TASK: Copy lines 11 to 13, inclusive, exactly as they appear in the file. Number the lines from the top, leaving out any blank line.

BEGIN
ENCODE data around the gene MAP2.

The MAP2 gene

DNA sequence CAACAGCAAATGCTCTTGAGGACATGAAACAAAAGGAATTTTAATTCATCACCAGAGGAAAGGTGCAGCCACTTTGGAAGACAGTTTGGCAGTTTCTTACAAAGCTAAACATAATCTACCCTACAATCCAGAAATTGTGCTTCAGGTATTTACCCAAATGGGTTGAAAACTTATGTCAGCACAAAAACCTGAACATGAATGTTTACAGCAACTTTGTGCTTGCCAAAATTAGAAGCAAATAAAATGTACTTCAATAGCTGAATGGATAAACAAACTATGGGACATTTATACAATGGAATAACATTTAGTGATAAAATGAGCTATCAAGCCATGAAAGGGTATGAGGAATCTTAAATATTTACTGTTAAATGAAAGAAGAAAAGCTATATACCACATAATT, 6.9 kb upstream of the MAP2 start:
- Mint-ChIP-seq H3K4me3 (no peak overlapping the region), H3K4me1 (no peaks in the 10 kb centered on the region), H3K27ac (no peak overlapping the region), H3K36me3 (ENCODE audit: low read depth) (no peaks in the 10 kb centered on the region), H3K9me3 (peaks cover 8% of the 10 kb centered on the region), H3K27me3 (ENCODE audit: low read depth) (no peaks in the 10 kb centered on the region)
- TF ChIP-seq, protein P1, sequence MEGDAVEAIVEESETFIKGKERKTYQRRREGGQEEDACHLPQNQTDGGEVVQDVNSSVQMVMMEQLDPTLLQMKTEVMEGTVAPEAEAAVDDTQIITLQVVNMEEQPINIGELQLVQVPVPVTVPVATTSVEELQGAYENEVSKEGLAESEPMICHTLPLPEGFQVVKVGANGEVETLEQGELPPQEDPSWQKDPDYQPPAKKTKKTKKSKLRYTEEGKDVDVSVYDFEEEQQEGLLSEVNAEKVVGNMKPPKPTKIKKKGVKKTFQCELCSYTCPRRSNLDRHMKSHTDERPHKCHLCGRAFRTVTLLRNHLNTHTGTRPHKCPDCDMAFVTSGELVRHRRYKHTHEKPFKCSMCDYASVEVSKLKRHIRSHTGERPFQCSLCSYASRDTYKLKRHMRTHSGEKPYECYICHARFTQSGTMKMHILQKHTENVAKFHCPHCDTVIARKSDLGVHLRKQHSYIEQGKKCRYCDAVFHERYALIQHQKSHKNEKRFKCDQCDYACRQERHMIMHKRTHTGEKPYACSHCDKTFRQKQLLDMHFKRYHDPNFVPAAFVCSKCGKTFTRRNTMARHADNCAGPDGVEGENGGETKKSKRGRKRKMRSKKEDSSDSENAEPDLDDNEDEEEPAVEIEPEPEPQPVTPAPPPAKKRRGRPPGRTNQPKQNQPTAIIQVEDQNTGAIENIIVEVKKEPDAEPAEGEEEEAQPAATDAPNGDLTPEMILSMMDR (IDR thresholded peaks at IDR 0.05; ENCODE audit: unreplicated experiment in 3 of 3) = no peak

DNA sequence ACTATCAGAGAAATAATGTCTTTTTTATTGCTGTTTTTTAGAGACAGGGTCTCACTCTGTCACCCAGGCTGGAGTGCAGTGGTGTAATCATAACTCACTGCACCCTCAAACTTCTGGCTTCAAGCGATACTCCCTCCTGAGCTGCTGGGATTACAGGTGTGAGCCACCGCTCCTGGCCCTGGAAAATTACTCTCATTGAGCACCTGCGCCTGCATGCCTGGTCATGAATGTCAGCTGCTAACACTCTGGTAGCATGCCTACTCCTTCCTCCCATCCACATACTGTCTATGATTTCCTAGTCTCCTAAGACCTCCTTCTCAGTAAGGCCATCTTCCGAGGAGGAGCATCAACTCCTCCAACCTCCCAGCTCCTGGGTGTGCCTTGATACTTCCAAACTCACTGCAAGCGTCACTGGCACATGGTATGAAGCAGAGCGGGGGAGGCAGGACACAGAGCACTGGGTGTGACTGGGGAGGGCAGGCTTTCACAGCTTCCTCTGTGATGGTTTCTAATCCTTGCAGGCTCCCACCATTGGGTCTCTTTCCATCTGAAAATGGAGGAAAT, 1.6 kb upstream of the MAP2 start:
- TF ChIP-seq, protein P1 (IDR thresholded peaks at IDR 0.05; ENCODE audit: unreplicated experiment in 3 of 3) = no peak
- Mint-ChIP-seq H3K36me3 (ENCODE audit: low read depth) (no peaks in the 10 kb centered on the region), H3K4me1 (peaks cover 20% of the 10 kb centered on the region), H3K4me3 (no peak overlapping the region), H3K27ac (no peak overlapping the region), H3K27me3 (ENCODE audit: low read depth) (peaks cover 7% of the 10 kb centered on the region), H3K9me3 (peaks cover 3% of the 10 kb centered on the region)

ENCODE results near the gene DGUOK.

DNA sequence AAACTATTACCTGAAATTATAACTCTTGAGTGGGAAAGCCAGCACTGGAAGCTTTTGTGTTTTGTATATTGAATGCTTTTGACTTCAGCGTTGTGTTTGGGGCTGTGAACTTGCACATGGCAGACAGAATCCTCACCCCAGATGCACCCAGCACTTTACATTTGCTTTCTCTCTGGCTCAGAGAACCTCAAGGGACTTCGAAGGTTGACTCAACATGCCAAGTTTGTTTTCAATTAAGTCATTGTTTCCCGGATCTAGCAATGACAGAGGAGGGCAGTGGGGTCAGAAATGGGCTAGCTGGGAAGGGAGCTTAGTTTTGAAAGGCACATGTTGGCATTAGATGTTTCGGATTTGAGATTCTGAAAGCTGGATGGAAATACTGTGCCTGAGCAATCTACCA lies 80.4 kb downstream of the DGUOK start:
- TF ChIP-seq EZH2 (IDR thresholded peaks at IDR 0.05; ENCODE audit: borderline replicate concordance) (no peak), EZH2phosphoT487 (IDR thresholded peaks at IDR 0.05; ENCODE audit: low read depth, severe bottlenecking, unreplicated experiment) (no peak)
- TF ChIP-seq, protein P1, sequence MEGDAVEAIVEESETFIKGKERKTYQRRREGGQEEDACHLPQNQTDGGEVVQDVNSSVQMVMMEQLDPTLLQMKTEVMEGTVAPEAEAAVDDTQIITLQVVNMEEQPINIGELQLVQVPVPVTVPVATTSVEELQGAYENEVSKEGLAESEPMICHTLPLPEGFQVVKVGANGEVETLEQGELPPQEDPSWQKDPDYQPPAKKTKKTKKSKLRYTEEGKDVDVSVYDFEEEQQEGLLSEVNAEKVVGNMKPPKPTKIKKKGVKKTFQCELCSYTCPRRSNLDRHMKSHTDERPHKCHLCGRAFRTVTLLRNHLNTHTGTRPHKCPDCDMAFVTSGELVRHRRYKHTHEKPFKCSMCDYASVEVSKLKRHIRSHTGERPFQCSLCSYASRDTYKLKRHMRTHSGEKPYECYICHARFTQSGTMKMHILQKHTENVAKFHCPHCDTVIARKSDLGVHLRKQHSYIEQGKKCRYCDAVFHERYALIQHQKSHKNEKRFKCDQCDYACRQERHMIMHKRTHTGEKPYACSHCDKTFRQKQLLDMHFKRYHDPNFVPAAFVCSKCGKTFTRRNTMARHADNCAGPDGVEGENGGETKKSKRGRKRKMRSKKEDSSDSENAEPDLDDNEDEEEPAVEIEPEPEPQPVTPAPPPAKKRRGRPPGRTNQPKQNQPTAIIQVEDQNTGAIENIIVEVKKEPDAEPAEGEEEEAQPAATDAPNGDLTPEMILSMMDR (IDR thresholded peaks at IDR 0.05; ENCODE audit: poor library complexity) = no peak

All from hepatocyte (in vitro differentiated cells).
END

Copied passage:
- TF ChIP-seq EZH2 (IDR thresholded peaks at IDR 0.05; ENCODE audit: borderline replicate concordance) (no peak), EZH2phosphoT487 (IDR thresholded peaks at IDR 0.05; ENCODE audit: low read depth, severe bottlenecking, unreplicated experiment) (no peak)
- TF ChIP-seq, protein P1, sequence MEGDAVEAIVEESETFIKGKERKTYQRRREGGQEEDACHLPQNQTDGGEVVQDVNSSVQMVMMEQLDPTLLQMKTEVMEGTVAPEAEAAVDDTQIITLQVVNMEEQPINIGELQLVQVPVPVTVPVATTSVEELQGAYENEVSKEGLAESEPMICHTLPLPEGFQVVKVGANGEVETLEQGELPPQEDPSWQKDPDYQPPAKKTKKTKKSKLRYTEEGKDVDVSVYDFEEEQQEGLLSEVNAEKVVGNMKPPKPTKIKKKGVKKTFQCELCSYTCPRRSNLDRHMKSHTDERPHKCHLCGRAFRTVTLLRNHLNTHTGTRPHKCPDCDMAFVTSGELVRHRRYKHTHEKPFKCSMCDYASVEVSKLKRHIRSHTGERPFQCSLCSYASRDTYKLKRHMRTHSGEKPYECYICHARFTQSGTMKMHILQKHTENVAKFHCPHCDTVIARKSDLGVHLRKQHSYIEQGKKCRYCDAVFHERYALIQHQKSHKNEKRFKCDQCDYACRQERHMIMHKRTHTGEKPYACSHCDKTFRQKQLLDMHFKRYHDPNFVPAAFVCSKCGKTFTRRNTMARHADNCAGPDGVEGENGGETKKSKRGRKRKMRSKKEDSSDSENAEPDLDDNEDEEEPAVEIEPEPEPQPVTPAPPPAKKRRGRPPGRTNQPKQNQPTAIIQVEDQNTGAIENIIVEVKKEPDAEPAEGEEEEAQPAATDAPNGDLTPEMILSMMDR (IDR thresholded peaks at IDR 0.05; ENCODE audit: poor library complexity) = no peak

All from hepatocyte (in vitro differentiated cells).